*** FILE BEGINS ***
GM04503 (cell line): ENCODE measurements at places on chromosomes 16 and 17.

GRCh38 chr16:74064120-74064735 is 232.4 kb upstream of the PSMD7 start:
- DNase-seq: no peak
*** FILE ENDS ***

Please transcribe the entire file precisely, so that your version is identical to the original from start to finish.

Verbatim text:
GM04503 (cell line): ENCODE measurements at places on chromosomes 16 and 17.

GRCh38 chr16:74064120-74064735 is 232.4 kb upstream of the PSMD7 start:
- DNase-seq: no peak